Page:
4. Joined
    01 Dec '04
    12 May '05 19:06
    Originally posted by eagles54
    Wasn't the Bible written by those that had the experience of hearing God's voice?

    The only experience we can confirm is our own - and that is subject to our multiplicity of perceptions which are based on highly developed self-interest..
    Interesting stuff, Eagles.

    The Tibetan Book of the Dead is a fascinating text, as much for its glimpse into the psychology of Tibetan Buddhists, as for its cartography of the unseen realms. But I think the deepest point behind the Bardo teachings is that our mind is creating our perception and experience of reality, regardless of whether or not we are awake, asleep and dreaming, having strange drug-induced visions, psychic openings brought on by meditation, or the OBEs or NDEs.

    Voltaire once had a good line, in regards to reincarnation; he said, "is it any stranger to be born twice, than it is to be born once?" I think that's a deep hint into the whole problem of "different levels of reality" and whether or not we survive death, and if so, what survives death, etc. As Voltaire suggests, all reality is inherently perplexing at the ultimate level. And in fact, why sould there be something rather than nothing? Why should anything exist at all?

    The Buddhist answer to that is that at the deepest level, nothing exists in any permanent, inherent fashion. Everything is a product of cause and effect. This is why Buddhists do not talk about God because for them, God is a kind of redundancy. Any God that launched cause and effect would necessarily have to be bound by the dictates of cause and effect himself. Nothing can escape cause and effect, not even God himself.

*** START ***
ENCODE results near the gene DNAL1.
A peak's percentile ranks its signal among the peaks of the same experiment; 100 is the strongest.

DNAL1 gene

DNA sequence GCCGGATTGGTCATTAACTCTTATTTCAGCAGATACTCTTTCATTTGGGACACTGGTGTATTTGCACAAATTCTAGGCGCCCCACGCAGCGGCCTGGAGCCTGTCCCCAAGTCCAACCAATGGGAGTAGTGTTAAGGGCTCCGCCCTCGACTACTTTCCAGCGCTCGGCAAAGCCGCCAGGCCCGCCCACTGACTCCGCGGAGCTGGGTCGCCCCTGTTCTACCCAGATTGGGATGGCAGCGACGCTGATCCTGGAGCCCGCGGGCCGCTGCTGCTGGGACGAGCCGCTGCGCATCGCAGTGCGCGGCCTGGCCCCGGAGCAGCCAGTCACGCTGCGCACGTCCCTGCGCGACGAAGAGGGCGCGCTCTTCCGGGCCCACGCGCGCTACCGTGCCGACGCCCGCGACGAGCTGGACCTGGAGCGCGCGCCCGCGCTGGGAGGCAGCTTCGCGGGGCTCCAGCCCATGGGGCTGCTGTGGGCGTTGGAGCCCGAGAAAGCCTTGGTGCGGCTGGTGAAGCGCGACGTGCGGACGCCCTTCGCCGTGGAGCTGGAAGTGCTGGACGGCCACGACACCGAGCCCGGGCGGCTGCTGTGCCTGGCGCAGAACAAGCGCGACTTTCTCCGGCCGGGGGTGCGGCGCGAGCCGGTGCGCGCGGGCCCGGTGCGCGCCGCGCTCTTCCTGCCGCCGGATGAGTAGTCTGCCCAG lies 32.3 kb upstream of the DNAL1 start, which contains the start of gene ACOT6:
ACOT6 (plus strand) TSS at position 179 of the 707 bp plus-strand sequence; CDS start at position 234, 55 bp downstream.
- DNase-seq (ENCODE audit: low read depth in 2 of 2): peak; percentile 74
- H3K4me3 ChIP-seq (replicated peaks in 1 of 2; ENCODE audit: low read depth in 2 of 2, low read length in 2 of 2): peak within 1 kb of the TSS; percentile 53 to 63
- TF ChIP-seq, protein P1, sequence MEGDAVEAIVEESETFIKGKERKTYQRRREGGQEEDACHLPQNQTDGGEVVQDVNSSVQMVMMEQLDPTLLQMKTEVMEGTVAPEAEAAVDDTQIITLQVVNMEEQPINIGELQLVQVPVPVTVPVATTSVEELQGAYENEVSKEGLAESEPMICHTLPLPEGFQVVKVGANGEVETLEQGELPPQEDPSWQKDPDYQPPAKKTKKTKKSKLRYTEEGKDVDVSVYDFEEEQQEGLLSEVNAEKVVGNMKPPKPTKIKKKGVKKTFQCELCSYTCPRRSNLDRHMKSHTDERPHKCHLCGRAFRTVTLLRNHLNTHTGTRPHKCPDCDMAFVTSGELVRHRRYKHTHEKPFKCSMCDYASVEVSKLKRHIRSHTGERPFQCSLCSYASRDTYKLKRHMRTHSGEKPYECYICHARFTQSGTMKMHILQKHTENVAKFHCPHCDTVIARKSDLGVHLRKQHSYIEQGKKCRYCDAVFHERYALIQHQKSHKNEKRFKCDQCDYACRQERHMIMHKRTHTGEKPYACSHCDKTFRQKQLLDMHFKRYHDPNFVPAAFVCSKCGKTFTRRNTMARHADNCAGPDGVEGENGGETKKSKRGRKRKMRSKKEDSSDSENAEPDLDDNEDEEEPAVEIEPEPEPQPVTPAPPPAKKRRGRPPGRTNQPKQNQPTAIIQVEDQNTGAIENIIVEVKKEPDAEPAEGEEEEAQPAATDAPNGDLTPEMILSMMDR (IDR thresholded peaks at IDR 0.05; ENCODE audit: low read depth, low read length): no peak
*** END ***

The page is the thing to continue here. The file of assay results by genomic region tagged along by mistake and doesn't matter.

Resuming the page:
But if everything in form is caused, then nothing in form is permanent. This would include non-physical "bodies" and dimensions beyond this one we find ourselves in. The Tibetan Book of the Dead says that the only way out of the attachment to form in its endless levels of manifestation is via the "Clear Light", which is really another name for pure consciousness. This consciousness, unobstructed by deluded thought, is the essence of sentient beings. The Gnostics called it the "Christ spark". The Buddhists call it the "buddha-mind". It is truly the "only way out", and is the source of the misinterpretated saying in the Bible, "I am the way, truth, and life, no man comes to the Father except via me". That does not refer to a form, but rather to the formless essence of all sentient beings.

    The "way out" is the same thing that the Buddhsts refer to when they speak of getting off of the Wheel of Samsara. This "wheel" is the universe of endless dimensions. But none of these dimensions -- even the so-called "heaven realms" -- are more special than any other, regardless of whether or not they are taken to literally exist, or as seen as psychological levels (as Jung viewed them when he wrote his commentary on the Tibetan texts, for example). The whole point is always to strive to recognize the essence of formless consciousness, the "center of being". This "center" is not conditioned by space or time, and thus is capable of recognizing the concepts of "infinity" and "eternity" as something more than just concepts. This recognition process is referred to as enlightenment in the East.